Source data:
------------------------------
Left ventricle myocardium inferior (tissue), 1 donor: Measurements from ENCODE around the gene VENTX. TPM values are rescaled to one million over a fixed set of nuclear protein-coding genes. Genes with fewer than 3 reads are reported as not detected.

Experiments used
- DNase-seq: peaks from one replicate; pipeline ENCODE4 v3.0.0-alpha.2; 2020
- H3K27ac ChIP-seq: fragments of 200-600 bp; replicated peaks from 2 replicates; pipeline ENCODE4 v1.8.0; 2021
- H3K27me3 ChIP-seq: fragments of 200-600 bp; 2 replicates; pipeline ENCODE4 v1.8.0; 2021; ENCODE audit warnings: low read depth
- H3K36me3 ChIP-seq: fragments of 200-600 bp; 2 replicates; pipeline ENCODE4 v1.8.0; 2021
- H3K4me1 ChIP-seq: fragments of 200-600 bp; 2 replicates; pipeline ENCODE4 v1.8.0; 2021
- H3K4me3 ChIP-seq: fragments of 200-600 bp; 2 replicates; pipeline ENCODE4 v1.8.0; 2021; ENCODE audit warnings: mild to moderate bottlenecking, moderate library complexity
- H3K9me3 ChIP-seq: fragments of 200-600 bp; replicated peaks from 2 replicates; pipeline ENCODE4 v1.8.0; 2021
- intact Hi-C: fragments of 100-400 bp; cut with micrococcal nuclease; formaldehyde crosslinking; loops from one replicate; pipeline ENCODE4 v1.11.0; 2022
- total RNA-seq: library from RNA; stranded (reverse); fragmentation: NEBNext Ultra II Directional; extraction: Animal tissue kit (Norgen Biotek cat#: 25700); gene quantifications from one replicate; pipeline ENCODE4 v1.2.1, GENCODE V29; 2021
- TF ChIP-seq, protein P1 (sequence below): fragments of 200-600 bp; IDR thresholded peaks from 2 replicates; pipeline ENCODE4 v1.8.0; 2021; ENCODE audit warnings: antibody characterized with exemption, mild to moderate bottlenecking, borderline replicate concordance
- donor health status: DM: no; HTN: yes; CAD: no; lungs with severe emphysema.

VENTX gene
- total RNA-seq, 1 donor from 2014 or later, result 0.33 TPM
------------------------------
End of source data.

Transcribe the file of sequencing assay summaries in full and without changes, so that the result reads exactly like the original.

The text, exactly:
Left ventricle myocardium inferior (tissue), 1 donor: Measurements from ENCODE around the gene VENTX. TPM values are rescaled to one million over a fixed set of nuclear protein-coding genes. Genes with fewer than 3 reads are reported as not detected.

Experiments used
- DNase-seq: peaks from one replicate; pipeline ENCODE4 v3.0.0-alpha.2; 2020
- H3K27ac ChIP-seq: fragments of 200-600 bp; replicated peaks from 2 replicates; pipeline ENCODE4 v1.8.0; 2021
- H3K27me3 ChIP-seq: fragments of 200-600 bp; 2 replicates; pipeline ENCODE4 v1.8.0; 2021; ENCODE audit warnings: low read depth
- H3K36me3 ChIP-seq: fragments of 200-600 bp; 2 replicates; pipeline ENCODE4 v1.8.0; 2021
- H3K4me1 ChIP-seq: fragments of 200-600 bp; 2 replicates; pipeline ENCODE4 v1.8.0; 2021
- H3K4me3 ChIP-seq: fragments of 200-600 bp; 2 replicates; pipeline ENCODE4 v1.8.0; 2021; ENCODE audit warnings: mild to moderate bottlenecking, moderate library complexity
- H3K9me3 ChIP-seq: fragments of 200-600 bp; replicated peaks from 2 replicates; pipeline ENCODE4 v1.8.0; 2021
- intact Hi-C: fragments of 100-400 bp; cut with micrococcal nuclease; formaldehyde crosslinking; loops from one replicate; pipeline ENCODE4 v1.11.0; 2022
- total RNA-seq: library from RNA; stranded (reverse); fragmentation: NEBNext Ultra II Directional; extraction: Animal tissue kit (Norgen Biotek cat#: 25700); gene quantifications from one replicate; pipeline ENCODE4 v1.2.1, GENCODE V29; 2021
- TF ChIP-seq, protein P1 (sequence below): fragments of 200-600 bp; IDR thresholded peaks from 2 replicates; pipeline ENCODE4 v1.8.0; 2021; ENCODE audit warnings: antibody characterized with exemption, mild to moderate bottlenecking, borderline replicate concordance
- donor health status: DM: no; HTN: yes; CAD: no; lungs with severe emphysema.

VENTX gene
- total RNA-seq, 1 donor from 2014 or later, result 0.33 TPM